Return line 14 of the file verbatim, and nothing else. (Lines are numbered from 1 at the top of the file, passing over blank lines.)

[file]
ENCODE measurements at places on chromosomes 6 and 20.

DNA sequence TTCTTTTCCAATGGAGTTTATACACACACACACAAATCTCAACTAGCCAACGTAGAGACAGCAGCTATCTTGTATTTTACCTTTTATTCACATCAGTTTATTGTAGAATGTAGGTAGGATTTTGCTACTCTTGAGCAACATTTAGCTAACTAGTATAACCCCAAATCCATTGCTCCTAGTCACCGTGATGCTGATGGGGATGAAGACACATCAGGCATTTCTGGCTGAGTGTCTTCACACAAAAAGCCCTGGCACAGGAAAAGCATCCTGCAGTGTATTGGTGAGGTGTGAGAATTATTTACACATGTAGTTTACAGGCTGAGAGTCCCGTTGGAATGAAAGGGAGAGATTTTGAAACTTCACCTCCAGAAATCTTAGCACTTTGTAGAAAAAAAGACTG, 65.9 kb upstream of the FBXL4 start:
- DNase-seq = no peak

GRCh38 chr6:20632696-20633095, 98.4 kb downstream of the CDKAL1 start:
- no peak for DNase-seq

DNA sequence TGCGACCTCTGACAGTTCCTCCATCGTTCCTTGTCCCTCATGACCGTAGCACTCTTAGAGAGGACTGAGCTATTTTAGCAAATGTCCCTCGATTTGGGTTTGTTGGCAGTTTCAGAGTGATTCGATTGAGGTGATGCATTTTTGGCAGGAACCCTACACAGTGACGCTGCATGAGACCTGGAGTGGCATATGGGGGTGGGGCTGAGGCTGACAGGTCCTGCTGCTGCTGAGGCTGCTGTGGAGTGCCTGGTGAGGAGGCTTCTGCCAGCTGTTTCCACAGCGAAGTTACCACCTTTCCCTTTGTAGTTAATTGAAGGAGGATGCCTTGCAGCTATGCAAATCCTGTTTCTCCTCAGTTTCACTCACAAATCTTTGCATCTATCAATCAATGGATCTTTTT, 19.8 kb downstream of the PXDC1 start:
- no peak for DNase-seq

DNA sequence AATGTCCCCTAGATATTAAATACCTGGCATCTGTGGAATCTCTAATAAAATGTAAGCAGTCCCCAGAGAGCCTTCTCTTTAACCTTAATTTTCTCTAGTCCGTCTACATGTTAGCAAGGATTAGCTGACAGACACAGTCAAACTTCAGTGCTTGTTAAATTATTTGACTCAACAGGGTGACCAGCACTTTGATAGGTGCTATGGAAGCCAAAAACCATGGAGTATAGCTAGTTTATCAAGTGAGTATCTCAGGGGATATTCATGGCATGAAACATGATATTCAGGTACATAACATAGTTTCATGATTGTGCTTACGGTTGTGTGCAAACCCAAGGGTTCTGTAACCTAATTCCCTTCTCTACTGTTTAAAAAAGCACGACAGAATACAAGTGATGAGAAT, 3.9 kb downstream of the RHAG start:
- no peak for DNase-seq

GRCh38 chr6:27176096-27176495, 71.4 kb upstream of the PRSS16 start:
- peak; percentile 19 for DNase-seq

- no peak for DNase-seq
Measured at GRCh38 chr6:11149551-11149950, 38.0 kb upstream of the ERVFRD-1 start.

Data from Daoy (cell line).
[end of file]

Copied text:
Data from Daoy (cell line).